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Old 05-03-2013, 09:23 PM   #9
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Quote:
Originally Posted by newb View Post
I am using tap water and the tank is a 28 gallon. I have recently introduced plants; however, the tank itself is over a year old and I have been battling this algae the whole time. No other algae besides diatoms present in the tank. Before introducing plants, I was doing large w/c, but I began to suspect that perhaps something in my tap water was allowing brown algae to thrive as large w/c didn't seem to make much of a difference.
Hello,
I would be happy to have just diatoms in my tank, there are worst algae than those!

You have introduced plants only recently. Give them time to install and thrive and you should see diatoms reduce significantly, if the plants grow and have what they need. It can take weeks and months. In the meantime you can remove manually what you can.

Fast growers and floating are the best to compete algae.

I am not toward removing phosphates, plants need phosphates. I add phosphates in my tank regularly, PO4 is 1ppm in my tank, even more sometimes.

Michel.
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Old 05-03-2013, 10:27 PM   #10
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Thank you for the advice! Guess I thought the plant introductions would have an immediate effect on the diatoms. I'm going to tough it out, and maybe check into an algae-eating cleanup crew to help me out in the meantime
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Old 05-04-2013, 05:42 AM   #11
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Shrimp and otto cats will eat diatoms pretty quick.

But.......my question to you is how well is the growth of your plants doing?

Focus on what makes the plants grow well.

That's your goal here, when that is taken care of, algae is a much much smaller issue. I do not think anyone has gotten into this hobby to learn how to kill algae, at least I've not met anyone yet.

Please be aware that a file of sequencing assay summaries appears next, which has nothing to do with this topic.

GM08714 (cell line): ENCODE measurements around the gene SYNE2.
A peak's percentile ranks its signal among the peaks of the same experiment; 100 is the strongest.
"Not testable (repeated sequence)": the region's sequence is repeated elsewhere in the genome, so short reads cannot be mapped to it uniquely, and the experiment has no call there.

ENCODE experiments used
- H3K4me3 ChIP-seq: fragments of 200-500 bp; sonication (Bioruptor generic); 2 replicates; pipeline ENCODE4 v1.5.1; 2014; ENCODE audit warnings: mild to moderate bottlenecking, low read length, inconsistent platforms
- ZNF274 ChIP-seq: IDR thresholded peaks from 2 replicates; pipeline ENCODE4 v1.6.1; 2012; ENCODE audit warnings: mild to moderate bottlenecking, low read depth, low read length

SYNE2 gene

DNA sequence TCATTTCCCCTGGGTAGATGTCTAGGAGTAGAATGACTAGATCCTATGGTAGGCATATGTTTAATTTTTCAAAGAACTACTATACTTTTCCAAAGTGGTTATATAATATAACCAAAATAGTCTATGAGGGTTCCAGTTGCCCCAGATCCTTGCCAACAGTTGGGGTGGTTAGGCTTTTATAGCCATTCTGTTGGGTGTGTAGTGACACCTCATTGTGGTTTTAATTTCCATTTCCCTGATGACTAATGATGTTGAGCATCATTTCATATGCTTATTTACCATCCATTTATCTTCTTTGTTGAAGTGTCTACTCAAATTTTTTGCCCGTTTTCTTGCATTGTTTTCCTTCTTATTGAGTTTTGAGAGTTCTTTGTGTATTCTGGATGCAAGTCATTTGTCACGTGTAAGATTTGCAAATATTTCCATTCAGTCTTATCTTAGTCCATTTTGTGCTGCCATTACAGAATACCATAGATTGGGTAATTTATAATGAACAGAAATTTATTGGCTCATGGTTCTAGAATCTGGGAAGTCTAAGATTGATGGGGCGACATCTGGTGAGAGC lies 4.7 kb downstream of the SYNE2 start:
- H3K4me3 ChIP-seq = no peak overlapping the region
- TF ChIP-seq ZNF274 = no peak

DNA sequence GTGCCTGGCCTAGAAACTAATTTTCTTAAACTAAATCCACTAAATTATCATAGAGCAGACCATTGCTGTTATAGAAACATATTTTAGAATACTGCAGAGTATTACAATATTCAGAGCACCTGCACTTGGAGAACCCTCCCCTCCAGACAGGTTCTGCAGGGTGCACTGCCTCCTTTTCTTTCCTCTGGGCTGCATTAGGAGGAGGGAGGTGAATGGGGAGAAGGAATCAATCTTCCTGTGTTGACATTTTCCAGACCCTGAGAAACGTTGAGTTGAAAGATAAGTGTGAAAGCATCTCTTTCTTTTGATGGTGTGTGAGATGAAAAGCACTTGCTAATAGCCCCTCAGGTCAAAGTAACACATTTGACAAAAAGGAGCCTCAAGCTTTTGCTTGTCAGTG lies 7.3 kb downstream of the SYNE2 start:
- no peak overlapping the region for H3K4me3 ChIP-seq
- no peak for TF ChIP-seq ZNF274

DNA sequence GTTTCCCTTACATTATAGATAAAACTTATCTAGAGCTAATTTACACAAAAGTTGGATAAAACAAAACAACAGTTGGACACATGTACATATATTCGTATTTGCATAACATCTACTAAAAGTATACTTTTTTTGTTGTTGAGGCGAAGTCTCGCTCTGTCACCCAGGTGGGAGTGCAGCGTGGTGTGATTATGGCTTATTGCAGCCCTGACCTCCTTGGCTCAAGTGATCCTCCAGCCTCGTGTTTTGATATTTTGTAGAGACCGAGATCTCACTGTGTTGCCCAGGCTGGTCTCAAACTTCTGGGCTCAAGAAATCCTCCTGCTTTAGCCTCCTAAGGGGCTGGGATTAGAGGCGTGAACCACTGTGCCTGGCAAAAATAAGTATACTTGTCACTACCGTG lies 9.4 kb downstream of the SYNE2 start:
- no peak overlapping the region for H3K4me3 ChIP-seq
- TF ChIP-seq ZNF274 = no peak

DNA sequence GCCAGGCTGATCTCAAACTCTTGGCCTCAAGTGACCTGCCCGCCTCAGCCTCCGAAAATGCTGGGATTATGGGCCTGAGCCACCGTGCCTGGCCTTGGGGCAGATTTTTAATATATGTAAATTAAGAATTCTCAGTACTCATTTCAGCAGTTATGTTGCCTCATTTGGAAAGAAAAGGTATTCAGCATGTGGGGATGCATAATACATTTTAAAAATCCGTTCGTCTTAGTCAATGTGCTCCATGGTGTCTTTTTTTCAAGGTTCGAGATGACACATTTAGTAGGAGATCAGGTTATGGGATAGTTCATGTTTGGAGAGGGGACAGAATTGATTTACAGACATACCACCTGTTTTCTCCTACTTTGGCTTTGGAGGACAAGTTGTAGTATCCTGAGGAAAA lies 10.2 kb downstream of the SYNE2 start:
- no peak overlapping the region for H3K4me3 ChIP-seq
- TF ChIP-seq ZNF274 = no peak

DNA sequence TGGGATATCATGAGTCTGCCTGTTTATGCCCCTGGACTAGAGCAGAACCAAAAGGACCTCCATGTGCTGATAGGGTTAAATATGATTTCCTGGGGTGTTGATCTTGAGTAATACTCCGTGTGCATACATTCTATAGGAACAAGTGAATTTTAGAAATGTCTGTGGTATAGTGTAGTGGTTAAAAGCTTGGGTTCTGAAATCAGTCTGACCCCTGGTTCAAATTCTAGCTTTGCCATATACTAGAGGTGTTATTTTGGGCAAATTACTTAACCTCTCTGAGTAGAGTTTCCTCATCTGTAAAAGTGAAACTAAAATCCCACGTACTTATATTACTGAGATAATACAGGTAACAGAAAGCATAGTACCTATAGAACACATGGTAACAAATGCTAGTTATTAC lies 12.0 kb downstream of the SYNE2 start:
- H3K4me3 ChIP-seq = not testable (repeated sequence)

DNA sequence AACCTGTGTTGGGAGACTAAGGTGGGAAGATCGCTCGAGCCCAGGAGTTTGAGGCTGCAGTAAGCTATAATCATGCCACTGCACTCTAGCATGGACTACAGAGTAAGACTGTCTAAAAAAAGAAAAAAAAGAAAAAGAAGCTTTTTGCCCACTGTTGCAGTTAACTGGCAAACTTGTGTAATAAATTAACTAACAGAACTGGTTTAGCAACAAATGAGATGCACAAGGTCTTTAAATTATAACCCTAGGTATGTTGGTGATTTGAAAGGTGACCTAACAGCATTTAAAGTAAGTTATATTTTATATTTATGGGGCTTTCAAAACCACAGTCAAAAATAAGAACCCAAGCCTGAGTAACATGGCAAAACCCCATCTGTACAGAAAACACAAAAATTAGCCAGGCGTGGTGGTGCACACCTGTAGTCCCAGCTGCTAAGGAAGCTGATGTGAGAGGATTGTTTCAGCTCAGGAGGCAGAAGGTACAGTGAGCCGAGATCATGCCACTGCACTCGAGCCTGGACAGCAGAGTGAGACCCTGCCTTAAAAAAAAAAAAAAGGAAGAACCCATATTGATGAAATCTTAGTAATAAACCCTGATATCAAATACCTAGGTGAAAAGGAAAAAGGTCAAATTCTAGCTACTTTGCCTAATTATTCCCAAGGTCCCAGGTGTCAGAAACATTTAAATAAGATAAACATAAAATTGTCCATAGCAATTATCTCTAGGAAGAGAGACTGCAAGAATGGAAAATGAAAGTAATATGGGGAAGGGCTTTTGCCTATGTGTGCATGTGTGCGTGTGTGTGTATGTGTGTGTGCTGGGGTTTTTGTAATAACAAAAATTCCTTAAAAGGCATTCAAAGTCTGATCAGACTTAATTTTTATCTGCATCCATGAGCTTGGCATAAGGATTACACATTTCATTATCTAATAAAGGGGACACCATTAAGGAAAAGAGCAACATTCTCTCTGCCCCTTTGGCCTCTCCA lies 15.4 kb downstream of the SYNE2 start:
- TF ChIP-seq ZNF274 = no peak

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Old 05-15-2013, 03:18 AM   #12
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In my experience with diatoms just keep vacuuming as much out as you can and eventually in a few weeks it will all disappear
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Old 05-15-2013, 03:21 AM   #13
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Quote:
Originally Posted by plantbrain View Post
Shrimp and otto cats will eat diatoms pretty quick.

But.......my question to you is how well is the growth of your plants doing?

Focus on what makes the plants grow well.

That's your goal here, when that is taken care of, algae is a much much smaller issue. I do not think anyone has gotten into this hobby to learn how to kill algae, at least I've not met anyone yet.
I changed my water on Sunday, its Tuesday today and I have diatoms on my glass already. Alot quicker than last week. Last week I dosed less macro, this week alot. My circulation is good, all plants perling like crazy and they are growing like crazy too. So excess nutrients (I should measure it with test kit actually) under high light (I have T8s now, sold T5HO) = diatoms. Thats what Im assuming.
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Old 05-15-2013, 07:49 AM   #14
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couple of oto catfish will clean that up in notime.
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Old 05-15-2013, 08:26 PM   #15
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My amanos would live a week in your tank. That's one of their faves.